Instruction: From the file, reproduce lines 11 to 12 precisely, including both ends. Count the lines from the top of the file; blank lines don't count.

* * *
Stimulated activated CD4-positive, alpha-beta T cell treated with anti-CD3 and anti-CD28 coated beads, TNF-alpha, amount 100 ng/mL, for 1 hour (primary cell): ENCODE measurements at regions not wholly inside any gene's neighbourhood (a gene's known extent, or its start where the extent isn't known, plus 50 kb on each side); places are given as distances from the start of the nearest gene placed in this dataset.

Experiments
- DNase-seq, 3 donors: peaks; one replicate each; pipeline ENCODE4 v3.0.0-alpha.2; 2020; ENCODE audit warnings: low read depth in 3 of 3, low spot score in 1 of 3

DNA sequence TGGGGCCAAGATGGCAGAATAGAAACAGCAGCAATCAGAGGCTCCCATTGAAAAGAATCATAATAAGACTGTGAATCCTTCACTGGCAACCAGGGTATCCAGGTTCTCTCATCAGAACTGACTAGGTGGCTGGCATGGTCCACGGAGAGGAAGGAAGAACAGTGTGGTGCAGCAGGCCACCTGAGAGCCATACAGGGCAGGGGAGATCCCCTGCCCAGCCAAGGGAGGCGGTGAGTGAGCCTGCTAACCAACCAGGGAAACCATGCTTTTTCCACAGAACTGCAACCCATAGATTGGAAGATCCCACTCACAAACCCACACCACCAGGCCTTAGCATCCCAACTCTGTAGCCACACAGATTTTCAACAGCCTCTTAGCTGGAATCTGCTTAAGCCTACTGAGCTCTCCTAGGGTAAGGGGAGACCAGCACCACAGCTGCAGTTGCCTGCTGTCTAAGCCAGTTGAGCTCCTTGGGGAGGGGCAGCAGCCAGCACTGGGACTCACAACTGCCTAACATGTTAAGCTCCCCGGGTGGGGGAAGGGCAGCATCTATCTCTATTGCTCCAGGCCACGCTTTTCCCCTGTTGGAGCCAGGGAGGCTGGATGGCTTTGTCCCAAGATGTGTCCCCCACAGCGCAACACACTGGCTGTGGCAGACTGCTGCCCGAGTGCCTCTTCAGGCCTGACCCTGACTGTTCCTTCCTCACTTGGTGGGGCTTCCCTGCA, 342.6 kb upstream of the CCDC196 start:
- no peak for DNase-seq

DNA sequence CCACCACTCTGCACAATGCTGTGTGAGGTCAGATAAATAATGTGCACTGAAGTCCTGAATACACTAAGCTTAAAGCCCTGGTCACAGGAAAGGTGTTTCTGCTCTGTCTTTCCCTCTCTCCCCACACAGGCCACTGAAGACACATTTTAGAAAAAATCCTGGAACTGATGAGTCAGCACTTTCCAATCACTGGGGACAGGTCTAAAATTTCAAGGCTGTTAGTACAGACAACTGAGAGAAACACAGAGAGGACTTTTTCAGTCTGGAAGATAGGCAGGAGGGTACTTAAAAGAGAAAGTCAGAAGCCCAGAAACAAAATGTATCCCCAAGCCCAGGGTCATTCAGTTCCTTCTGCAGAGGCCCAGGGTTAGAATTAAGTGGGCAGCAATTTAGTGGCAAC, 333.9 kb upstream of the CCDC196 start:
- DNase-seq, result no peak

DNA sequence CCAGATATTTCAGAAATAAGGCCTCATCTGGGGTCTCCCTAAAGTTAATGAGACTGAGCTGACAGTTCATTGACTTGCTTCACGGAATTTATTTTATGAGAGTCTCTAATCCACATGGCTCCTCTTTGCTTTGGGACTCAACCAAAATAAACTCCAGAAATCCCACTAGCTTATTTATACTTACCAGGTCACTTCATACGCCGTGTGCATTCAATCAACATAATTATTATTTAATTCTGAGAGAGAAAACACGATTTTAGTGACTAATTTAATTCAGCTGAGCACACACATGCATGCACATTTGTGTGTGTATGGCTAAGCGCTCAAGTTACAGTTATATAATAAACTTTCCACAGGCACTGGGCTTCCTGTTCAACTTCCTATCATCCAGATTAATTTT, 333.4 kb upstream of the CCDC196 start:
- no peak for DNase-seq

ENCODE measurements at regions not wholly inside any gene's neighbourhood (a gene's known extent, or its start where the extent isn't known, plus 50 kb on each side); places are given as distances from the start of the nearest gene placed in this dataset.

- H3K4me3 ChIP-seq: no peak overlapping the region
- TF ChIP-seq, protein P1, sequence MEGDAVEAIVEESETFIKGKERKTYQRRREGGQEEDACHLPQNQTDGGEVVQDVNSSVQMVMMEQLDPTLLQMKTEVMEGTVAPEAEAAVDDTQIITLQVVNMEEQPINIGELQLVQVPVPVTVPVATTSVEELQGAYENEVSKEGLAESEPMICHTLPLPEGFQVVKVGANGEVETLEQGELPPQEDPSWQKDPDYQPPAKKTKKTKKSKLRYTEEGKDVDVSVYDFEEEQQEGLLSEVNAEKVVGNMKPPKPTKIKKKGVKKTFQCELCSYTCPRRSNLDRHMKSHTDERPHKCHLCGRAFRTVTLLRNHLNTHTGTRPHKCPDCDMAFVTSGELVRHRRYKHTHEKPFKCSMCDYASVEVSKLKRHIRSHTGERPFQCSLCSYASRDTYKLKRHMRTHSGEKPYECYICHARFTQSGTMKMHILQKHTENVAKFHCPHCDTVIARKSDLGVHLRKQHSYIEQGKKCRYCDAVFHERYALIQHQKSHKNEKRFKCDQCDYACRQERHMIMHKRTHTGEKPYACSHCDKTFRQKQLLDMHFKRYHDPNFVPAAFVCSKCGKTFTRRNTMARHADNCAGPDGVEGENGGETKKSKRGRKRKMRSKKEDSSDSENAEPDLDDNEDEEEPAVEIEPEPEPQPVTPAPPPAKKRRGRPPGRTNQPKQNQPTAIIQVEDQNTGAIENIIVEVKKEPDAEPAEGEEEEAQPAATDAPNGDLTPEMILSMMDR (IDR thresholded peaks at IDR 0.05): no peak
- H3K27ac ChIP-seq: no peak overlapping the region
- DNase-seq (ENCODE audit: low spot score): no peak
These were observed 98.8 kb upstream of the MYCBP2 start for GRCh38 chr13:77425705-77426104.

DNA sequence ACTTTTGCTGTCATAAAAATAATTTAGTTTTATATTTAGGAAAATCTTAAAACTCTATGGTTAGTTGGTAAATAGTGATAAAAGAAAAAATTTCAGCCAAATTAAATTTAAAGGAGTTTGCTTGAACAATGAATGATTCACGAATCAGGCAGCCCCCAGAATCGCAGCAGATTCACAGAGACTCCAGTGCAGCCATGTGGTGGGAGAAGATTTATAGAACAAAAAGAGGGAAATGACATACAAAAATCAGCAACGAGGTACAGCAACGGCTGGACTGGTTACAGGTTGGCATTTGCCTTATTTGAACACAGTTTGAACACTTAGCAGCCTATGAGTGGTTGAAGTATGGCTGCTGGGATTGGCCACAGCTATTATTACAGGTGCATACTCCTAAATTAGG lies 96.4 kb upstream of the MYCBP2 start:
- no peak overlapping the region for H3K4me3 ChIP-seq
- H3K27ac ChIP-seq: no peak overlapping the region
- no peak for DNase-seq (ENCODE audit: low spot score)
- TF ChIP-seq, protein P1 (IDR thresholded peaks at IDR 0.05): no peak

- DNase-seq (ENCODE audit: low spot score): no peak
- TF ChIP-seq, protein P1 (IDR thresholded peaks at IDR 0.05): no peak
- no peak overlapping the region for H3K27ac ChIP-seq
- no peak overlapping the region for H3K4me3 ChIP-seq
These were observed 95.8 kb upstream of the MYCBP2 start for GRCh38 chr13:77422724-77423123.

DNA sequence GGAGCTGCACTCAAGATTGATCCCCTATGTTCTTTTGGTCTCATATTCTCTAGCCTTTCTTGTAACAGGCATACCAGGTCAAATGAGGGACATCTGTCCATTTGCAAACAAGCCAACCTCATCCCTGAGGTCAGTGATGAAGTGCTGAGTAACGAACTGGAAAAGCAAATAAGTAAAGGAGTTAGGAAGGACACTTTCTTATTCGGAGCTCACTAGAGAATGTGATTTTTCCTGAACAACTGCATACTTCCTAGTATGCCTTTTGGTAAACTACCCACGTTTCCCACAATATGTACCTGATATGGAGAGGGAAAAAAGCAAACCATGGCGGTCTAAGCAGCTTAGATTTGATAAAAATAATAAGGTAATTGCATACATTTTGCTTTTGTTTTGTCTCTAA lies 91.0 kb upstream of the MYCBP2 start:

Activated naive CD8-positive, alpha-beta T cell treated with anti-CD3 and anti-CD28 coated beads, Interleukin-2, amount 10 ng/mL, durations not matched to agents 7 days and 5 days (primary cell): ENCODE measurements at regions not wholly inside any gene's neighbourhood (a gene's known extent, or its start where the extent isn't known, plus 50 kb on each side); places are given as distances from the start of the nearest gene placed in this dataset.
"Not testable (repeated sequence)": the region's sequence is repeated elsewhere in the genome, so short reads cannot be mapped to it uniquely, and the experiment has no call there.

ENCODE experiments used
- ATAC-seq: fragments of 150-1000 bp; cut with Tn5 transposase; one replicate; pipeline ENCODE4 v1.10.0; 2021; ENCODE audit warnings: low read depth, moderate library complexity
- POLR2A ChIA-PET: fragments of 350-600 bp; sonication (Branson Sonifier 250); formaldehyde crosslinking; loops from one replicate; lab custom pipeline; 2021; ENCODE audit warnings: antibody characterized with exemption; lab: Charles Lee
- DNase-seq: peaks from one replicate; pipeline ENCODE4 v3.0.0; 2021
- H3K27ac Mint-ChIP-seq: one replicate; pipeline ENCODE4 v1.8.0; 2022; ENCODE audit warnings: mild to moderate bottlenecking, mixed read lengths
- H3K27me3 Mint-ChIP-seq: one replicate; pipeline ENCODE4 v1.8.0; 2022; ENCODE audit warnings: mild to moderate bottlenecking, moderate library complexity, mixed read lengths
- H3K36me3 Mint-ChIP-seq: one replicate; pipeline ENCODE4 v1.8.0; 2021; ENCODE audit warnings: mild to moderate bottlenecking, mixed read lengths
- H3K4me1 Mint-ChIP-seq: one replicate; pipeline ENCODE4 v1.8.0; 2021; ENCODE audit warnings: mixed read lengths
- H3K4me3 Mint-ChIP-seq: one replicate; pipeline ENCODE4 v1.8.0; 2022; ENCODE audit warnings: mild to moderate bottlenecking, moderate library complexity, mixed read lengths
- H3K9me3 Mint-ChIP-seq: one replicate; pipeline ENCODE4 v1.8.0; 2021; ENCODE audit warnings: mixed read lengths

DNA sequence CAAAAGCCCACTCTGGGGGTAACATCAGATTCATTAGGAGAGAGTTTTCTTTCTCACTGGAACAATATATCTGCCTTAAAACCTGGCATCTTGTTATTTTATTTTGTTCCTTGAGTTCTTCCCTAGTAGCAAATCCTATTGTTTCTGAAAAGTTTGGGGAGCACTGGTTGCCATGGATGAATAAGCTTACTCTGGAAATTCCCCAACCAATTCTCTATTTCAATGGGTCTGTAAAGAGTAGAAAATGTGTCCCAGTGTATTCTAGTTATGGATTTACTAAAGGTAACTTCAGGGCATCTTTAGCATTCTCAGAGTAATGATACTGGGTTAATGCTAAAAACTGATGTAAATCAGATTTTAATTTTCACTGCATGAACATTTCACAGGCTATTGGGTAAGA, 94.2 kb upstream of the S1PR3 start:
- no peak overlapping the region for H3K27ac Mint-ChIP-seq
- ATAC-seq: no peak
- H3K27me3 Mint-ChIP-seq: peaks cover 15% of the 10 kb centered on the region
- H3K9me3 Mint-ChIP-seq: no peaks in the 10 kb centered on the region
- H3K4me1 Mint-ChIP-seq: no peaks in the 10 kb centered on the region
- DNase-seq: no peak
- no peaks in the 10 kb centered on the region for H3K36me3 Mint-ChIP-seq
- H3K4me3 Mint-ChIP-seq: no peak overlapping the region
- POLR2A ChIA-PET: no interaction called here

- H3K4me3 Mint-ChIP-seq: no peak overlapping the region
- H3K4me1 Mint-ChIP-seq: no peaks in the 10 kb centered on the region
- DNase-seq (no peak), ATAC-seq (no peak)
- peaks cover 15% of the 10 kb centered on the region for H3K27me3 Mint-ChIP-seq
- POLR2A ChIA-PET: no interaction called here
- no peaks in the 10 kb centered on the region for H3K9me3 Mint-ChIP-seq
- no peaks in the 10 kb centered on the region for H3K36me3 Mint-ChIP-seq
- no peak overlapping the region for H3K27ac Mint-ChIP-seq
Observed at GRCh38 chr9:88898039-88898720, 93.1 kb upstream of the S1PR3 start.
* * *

- H3K4me3 ChIP-seq: no peak overlapping the region
- TF ChIP-seq, protein P1, sequence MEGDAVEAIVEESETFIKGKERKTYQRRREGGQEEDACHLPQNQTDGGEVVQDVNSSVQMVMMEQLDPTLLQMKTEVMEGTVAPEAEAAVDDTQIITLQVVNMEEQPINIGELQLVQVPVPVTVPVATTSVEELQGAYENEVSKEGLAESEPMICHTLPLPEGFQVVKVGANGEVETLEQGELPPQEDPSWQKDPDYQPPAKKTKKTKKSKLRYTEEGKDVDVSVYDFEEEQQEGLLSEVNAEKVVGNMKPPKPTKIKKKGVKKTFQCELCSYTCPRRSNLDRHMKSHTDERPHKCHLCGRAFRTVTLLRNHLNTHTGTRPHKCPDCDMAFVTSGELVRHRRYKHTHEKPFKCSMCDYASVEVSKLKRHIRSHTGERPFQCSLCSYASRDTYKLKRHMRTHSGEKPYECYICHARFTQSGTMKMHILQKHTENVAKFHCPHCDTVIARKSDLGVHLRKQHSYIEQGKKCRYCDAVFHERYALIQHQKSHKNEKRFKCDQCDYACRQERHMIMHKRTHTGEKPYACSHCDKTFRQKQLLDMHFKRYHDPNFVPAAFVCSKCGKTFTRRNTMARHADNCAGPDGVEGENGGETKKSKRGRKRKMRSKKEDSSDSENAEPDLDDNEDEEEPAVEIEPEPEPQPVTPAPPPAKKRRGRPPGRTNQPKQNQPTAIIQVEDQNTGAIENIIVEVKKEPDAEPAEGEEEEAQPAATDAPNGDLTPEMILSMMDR (IDR thresholded peaks at IDR 0.05): no peak